Ask the Doctor: Serotonin, Pink Eye in Adults; Adenoids & Immune Health

Q: A friend of mine takes an antidepressant that affects serotonin. What is serotonin, and what does it do?

A: Serotonin is a neurotransmitter—a chemical that transmits messages between neurons in the brain and to the central nervous system. Serotonin has been described as a “feel-good” neurotransmitter, since it is believed to boost mood, decrease anxiety, and contribute to an overall sense of well-being. People who are suffering from depression tend to have low levels of serotonin. Serotonin also plays a role in the formation of blood clots, and it is involved in regulating bowel function. Research also suggests that serotonin has an effect on bone and liver health, as well as appetite.

Antidepressants called selective serotonin reuptake inhibitors (SSRIs) increase the amount of serotonin that’s available in the brain. SSRIs include Prozac, Zoloft, Paxil, Celexa, and Lexapro. Other antidepressants that affect serotonin levels in the brain are called serotonin and norepinephrine reuptake inhibitors, or SNRIs; these medications include Cymbalta, Effexor, Pristiq, and Fetzima. Norepinephrine is another neurotransmitter that isbeleived to have an effect on mood. See the article on page 4 for more information about depression and treatment options.

Q: My pharmacist told me that my red, itchy eyes might be due to pink eye, but I thought only children developed this problem—should I see a doctor?

A: Though pink eye is commonly associated with babies and young children, adults are equally at risk for this common infection, which is also known as conjunctivitis. The condition is often caused by the same virus that underpins the common cold, but instead of affecting the membranes in the nose and throat, it affects the conjunctiva—the membrane that lines the inner eyelid and the surface of the eye—and causes inflammation of the whites of the eyes and the inside of the eyelids. Pink eye also can be caused by bacteria, as well as pet dander, dust mites, ingredients in cosmetics, and chlorine in swimming pools. Redness and sensitivity in the eye also can be caused by foreign bodies or more serious eye conditions.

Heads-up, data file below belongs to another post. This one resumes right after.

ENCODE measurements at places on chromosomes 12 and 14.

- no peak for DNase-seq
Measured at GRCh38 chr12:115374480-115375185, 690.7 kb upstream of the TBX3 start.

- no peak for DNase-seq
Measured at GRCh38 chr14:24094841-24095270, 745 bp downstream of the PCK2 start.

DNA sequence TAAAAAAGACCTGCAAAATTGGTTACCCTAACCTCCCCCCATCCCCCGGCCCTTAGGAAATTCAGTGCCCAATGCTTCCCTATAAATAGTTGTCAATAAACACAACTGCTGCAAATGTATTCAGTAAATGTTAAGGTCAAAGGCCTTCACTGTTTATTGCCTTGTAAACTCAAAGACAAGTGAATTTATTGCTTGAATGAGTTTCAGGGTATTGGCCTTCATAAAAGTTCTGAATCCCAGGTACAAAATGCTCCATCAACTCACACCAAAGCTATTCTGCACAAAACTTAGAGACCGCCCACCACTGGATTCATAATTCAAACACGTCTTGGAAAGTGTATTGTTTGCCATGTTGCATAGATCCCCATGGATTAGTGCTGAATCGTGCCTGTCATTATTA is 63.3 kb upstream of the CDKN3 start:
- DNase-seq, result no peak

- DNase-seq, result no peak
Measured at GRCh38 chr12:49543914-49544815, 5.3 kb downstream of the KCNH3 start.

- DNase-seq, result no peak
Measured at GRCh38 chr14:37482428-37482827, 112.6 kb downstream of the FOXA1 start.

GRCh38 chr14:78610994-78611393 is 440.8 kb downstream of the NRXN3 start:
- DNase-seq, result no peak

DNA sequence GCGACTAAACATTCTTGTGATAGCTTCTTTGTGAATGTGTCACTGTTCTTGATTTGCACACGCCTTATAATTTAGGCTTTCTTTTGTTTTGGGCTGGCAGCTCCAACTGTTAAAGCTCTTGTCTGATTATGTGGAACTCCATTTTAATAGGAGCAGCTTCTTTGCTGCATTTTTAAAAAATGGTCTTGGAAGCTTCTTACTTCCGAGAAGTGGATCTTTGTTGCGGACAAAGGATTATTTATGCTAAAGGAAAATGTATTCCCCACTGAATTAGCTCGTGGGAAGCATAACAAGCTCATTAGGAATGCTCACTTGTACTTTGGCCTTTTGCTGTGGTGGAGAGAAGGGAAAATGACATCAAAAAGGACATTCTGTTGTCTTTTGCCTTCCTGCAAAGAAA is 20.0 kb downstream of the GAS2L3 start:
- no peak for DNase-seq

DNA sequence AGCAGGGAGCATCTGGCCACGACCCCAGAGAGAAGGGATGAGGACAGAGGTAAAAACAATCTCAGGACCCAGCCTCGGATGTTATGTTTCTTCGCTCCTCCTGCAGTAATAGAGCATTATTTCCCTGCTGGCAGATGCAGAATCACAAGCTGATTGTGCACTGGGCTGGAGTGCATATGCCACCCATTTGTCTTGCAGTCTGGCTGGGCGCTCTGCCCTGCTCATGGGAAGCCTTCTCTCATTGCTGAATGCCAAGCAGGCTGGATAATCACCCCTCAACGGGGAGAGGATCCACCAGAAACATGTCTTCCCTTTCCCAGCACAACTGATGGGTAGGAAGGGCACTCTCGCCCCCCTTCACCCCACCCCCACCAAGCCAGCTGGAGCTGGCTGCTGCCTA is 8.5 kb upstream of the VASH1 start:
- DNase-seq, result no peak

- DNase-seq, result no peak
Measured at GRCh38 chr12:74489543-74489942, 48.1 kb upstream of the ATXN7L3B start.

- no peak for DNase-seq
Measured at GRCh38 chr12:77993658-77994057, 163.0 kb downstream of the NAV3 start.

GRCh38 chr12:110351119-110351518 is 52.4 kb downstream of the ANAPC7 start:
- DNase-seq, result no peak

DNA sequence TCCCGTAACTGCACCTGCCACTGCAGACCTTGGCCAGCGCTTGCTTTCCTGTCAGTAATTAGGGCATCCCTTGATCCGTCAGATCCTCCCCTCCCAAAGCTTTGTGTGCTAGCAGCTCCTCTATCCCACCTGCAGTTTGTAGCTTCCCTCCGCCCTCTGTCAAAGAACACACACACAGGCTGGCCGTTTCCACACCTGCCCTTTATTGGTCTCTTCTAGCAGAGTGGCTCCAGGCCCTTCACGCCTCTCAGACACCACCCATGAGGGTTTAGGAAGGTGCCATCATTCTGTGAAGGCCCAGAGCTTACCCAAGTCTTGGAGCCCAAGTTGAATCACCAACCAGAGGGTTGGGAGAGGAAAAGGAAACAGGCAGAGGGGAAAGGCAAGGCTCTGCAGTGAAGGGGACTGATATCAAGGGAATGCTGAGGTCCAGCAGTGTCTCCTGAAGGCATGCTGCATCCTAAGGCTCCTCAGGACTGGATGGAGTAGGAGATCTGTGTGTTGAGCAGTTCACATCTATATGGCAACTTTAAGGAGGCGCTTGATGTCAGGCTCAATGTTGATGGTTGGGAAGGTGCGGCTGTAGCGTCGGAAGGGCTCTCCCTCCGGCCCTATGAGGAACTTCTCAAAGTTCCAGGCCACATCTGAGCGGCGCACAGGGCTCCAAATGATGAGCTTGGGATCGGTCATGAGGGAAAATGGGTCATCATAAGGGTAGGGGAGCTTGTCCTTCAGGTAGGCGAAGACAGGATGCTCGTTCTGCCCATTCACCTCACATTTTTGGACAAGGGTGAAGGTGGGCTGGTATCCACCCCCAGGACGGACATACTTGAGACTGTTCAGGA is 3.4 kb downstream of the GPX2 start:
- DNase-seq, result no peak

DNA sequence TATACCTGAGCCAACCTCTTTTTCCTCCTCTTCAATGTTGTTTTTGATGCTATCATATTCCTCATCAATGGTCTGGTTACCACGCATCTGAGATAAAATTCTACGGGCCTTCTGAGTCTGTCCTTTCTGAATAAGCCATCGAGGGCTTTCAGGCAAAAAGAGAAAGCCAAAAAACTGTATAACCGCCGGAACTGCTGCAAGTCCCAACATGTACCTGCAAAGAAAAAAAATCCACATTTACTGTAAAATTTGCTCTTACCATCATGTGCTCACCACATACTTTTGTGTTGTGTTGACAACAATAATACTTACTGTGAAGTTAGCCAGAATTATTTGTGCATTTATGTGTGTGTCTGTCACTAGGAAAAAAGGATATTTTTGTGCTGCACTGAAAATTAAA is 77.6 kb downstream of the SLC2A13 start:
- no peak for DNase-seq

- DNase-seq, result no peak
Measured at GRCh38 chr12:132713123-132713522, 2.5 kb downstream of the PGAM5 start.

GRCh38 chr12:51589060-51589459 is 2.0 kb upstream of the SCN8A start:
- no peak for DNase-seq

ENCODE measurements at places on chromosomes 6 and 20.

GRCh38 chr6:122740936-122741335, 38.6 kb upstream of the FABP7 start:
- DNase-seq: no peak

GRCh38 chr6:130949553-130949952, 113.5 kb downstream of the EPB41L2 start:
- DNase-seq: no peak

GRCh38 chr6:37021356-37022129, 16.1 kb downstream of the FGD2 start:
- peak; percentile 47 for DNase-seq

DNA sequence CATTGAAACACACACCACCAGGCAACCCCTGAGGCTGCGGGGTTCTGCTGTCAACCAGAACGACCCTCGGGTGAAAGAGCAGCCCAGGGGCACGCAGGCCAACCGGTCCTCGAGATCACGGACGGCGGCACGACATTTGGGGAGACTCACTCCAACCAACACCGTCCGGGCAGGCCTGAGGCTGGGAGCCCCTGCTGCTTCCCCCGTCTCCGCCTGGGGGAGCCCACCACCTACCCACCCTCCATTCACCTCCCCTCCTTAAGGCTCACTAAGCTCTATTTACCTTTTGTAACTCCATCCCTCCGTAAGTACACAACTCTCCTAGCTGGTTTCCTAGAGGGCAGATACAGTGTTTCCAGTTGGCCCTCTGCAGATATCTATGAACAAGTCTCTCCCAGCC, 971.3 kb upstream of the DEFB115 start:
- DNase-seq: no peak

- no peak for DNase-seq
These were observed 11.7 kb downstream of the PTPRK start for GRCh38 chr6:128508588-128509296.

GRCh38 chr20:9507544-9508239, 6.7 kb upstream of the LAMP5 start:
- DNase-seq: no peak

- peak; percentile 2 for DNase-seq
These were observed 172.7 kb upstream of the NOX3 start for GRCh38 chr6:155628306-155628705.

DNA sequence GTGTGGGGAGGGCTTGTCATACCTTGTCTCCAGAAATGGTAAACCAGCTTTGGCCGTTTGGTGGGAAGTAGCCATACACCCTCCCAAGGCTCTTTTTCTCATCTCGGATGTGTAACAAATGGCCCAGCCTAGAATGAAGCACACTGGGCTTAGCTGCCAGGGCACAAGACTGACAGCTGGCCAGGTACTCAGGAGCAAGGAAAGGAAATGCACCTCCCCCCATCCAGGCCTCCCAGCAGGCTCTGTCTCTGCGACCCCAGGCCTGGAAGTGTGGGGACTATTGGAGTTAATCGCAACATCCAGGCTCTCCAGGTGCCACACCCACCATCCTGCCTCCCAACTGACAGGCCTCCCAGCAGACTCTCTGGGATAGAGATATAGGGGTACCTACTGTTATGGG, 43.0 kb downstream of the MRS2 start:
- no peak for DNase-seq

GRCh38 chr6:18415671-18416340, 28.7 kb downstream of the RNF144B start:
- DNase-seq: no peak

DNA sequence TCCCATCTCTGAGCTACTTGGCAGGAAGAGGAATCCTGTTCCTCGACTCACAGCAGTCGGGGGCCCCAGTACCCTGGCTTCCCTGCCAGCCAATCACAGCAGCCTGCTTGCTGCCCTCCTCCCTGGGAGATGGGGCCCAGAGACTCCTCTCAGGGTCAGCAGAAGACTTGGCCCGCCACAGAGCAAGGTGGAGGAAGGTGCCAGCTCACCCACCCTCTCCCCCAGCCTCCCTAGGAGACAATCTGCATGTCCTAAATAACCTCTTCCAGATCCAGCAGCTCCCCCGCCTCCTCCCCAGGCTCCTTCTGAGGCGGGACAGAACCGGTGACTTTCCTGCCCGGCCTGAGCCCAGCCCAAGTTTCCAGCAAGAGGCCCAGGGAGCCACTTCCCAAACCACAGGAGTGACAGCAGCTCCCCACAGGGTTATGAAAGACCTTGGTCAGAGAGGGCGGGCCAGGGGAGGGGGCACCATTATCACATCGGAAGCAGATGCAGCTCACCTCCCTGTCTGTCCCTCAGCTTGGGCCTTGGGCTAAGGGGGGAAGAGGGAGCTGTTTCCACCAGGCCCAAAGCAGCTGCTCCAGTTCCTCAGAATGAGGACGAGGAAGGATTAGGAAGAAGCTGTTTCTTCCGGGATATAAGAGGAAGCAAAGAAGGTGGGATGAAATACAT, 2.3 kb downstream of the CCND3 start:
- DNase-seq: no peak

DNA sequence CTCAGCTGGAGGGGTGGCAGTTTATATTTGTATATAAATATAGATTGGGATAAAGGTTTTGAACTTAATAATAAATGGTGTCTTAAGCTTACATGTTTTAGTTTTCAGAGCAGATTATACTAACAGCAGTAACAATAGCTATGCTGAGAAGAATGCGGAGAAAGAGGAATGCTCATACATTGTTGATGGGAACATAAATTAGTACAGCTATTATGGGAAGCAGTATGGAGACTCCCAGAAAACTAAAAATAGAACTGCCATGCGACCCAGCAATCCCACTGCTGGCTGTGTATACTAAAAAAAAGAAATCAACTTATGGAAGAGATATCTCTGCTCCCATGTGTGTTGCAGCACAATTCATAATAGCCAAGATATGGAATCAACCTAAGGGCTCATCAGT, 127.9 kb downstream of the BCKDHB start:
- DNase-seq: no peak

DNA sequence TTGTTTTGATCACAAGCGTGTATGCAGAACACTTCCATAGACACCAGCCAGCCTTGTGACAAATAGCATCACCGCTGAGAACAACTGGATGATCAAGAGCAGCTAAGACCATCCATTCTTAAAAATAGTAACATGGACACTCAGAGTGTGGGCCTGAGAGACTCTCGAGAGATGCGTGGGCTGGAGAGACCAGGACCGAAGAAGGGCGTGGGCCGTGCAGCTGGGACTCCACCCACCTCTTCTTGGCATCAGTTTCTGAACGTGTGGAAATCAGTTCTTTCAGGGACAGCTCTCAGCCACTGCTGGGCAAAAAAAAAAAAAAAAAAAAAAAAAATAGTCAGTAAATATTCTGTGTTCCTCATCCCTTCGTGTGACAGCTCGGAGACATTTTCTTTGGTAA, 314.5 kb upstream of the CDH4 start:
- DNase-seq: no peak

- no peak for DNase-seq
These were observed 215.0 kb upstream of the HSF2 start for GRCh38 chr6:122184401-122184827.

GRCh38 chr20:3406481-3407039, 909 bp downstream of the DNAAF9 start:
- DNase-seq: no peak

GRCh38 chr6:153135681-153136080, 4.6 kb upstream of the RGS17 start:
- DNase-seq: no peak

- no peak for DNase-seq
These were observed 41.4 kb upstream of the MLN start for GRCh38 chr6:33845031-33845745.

While your pharmacist may be correct, it’s a good idea to have your eyes checked by an ophthalmologist. As well as confirming the diagnosis, he or she should be able to ascertain whether the pink eye is bacterial, in which case you may need a course of antibiotics. Keep in mind that antibiotics won’t clear viral pink eye, which typically resolves in 7 to 10 days. To help relieve inflammation, you can apply cold compresses to your eyes. If your eyes are dry, you can use artificial tears.

Pink eye that is caused by a virus or bacteria is extremely contagious. If you do have pink eye, avoid spreading it by washing your hands frequently (and always after touching your eyes), and don’t share washcloths or towels with other family members. Also, never share makeup or makeup brushes with others.

Q: My grandson just had his tonsils and adenoids removed, and one of the nurses at the hospital mentioned that adults don’t have adenoids. Is this true?

A: Yes, it is. Children have adenoids—glands located in the roof of the back of the mouth—to help protect them from infection. Along with the tonsils, which are located on either side of the throat, the adenoids trap bacteria and viruses that enter the nose and mouth. Adenoids typically begin to shrink during adolescence and are usually gone by early adulthood.

—Editor-in-Chief Orli R. Etingin, M.D.

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